Regular readers of this column know that our office routinely undertakes the representation of senior citizens who have been injured and, in some cases, killed, due to nursing home abuse or neglect. The facts that comprise each individual case are universally sad and nearly always preventable. One recent case illustrates this point.
On May 22, 2015, an elderly and long term Alzheimer’s patient, was transported from her residence at a nursing home to the emergency room of a nearby hospital with an obvious deformation of her right leg. Her medical records at the nursing home revealed that she had been completely dependent on her caretakers for all activities of daily living. She was mostly bed bound, and could only transfer to a chair via a Hoyer lift. Upon arrival at the hospital, it was determined that she had sustained a displaced femur fracture. The treating physician noted that this injury had the appearance of possibly having existed for days prior to his examination. The resident’s family alleged that they had not been timely notified of any kind of accident or fall. Indeed, the resident’s medical chart at the nursing home made absolutely no mention of or reference to any sort of accident that may have occurred. Upon examination at the hospital, the emergency room physician also noted that the resident’s bones were “diffusely demineralized.” This compromised condition, the defense ultimately alleged, likely caused the bone to break organically, rather than as a result of an external trauma. Throughout the pendency of negotiations, the defendant refused to acknowledge that an undocumented accident had in fact occurred.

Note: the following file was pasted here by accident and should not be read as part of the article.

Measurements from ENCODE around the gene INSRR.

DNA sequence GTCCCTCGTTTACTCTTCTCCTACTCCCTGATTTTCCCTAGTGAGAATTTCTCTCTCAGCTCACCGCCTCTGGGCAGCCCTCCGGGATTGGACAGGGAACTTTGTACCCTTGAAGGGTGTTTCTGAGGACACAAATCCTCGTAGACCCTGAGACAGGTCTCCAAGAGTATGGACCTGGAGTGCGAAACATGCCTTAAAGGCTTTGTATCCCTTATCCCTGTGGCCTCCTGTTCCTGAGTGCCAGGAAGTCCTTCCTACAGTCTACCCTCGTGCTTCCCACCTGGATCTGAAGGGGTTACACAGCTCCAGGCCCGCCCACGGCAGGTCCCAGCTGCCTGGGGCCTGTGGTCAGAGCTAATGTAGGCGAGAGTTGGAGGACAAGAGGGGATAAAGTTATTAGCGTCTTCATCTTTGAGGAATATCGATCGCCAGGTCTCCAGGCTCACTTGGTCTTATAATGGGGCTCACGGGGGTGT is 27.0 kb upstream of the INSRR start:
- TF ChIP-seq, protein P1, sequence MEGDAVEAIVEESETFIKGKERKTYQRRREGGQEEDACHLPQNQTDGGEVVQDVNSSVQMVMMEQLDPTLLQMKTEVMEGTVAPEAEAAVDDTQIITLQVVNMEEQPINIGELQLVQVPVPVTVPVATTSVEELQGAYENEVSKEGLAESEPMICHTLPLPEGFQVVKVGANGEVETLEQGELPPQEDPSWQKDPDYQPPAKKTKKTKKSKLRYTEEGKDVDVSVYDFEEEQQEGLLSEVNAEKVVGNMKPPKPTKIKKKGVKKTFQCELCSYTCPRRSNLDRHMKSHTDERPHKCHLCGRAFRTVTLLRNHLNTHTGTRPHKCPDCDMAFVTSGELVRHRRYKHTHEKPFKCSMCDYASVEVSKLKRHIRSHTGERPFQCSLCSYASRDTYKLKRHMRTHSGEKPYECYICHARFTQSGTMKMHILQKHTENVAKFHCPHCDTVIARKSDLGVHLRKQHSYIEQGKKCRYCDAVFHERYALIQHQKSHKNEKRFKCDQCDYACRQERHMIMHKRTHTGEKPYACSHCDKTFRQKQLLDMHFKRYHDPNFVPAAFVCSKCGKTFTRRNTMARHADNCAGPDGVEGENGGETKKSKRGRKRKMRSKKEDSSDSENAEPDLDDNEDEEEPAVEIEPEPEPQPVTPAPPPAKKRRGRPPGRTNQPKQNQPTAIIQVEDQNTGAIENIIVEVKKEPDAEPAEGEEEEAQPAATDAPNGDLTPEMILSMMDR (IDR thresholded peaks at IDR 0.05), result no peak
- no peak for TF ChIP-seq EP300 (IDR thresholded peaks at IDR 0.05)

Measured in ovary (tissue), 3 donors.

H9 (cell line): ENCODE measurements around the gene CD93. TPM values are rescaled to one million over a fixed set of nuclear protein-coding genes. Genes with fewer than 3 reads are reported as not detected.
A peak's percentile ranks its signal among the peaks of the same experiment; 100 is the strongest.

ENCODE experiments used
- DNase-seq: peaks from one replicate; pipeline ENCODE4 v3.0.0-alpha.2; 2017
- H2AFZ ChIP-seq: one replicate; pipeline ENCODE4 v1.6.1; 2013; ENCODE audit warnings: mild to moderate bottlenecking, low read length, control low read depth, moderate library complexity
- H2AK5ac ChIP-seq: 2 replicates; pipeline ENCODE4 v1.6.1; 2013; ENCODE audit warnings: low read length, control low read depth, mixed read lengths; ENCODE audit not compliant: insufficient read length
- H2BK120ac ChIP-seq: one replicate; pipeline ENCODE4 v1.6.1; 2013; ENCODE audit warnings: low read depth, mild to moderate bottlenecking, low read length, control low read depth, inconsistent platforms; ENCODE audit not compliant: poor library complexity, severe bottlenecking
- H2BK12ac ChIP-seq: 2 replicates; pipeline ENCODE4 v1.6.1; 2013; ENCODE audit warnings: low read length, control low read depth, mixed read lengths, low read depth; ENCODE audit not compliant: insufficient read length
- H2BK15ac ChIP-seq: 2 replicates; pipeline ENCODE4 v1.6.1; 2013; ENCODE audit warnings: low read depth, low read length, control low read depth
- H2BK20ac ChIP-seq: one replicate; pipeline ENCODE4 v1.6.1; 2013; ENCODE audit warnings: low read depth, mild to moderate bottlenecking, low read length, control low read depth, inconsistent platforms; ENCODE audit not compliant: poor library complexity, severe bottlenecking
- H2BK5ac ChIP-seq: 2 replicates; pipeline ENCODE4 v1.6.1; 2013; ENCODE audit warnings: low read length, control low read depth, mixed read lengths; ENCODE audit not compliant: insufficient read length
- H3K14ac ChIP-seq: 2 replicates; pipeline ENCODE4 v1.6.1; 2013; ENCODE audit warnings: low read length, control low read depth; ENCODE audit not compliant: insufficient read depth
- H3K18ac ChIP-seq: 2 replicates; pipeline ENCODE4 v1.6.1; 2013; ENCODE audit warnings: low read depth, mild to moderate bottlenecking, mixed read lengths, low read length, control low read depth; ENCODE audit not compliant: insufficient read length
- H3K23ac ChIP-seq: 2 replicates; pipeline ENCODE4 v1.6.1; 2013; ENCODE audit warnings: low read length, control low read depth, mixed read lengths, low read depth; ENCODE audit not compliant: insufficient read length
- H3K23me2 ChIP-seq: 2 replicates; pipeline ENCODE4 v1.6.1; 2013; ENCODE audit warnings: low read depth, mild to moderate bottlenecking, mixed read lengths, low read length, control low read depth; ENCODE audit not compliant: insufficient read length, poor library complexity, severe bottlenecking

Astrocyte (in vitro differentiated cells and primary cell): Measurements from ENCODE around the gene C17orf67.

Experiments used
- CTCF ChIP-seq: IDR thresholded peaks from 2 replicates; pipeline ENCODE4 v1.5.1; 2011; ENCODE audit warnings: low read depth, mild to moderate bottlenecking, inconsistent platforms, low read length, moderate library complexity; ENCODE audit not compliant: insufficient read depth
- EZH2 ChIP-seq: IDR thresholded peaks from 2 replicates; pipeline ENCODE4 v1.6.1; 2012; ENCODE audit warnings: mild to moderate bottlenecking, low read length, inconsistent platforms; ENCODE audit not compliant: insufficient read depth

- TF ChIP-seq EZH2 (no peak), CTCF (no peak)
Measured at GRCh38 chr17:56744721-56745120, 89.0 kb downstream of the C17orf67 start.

As a result of her injuries, the decedent underwent a right femur debridement closed reduction pinning external fixator surgery on her open fracture. Unfortunately, five days later, the resident died for unrelated reasons.
Several well-known Boston law firms declined to accept this case, particularly because the resident’s death was seemingly unrelated to the injury she sustained while at the nursing home. The fact that the resident suffered with this injury for only 5 days before her death was also a factor in persuading these “ivory tower” law firms to pass on accepting this case.
It has never been our practice to reject what we believe to be a meritorious nursing home negligence case merely because the elderly victim’s suffering was limited to a finite period of time. Rather, we felt honored to represent this senior citizen and to hold the facility fully accountable for their negligence and their purposeful failure to properly document their resident’s accident and resulting injuries.
We ultimately settled the above case for nearly $200,000, (which had the concomitant effect of allowing surviving family members to feel somewhat vindicated after being ignored by the facility for so long). What was perhaps even more satisfying, however, is that we successfully persuaded the facility to offer to the family a formal apology for their improper conduct.